The force is strong with this one.

Nikon D780 Price

The Nikon D780 will be available in late January for a suggested retail price (SRP) of $2,299.95 for the body-only configuration, and $2,799.95 for single-lens kit configuration with the AF-S NIKKOR 24-120mm f/4G ED VR lens.


Nikon D780 Competitors

If shooting stills is your primary requirement, the Nikon D750 itself is an excellent choice. In the hands of even a fairly competent shooter, the D750 can work wonders and save you quite a lot of money. The performance difference on the stills front isn’t really that much. But if Video is the primary requirement then the D780 outpaces the D750.

Check the Nikon D750 review here


There is also the Nikon Z6. It has excellent video performance and the IBIS helps. The latest firmware updates have really improved AF performance and added a host of features. Also, it’s priced really well.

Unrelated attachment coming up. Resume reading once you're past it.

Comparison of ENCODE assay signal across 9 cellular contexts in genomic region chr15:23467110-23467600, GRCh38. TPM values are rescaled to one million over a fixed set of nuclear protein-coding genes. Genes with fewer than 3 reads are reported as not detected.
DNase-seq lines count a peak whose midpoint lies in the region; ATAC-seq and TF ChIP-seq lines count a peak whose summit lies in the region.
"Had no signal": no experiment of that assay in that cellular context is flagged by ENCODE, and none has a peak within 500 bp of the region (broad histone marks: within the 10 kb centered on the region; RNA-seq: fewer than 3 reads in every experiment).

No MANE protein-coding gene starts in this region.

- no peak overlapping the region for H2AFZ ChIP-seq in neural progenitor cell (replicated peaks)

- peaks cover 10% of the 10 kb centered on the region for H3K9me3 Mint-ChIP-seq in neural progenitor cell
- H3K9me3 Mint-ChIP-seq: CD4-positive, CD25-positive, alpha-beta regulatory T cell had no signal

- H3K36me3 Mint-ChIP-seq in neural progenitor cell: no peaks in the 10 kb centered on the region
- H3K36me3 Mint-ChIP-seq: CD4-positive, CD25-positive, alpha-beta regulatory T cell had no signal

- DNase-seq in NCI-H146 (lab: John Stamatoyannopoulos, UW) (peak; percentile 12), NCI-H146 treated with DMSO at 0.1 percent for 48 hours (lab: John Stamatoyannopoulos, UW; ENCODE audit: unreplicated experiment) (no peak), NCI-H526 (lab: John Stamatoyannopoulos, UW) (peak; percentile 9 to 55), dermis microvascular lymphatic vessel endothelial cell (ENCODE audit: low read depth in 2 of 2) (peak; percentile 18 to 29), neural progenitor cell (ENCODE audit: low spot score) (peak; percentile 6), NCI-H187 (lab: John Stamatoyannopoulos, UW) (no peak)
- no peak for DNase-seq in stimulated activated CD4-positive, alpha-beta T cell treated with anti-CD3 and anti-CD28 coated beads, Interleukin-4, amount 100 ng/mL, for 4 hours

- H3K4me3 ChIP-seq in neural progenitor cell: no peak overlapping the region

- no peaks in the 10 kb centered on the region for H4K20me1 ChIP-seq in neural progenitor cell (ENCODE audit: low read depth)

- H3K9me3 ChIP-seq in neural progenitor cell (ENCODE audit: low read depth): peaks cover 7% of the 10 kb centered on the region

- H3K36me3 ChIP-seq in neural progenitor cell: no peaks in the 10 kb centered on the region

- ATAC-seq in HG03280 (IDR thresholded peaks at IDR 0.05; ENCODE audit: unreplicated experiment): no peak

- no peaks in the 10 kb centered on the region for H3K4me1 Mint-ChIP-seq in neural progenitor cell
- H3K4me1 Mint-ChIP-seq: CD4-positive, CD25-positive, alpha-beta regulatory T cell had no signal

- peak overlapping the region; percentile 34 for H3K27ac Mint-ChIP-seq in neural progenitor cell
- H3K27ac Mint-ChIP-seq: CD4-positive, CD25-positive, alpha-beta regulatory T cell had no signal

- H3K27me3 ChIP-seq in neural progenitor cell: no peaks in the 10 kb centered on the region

Check the Nikon Z6 review here


The other relevant competitor is Sony A7III. It’s well featured and performs extremely well in most situations. The dynamic range is comparable, the build quality is not quite as good as the Nikon, but AF performance is slightly better. If your preference is the DSLR format, the D780 is the best pick right now.



Nikon Z6 Review here

Nikon Z6 vs Nikon Z50 main differences here

Nikon Z50 Review here

Nikon D750 Review here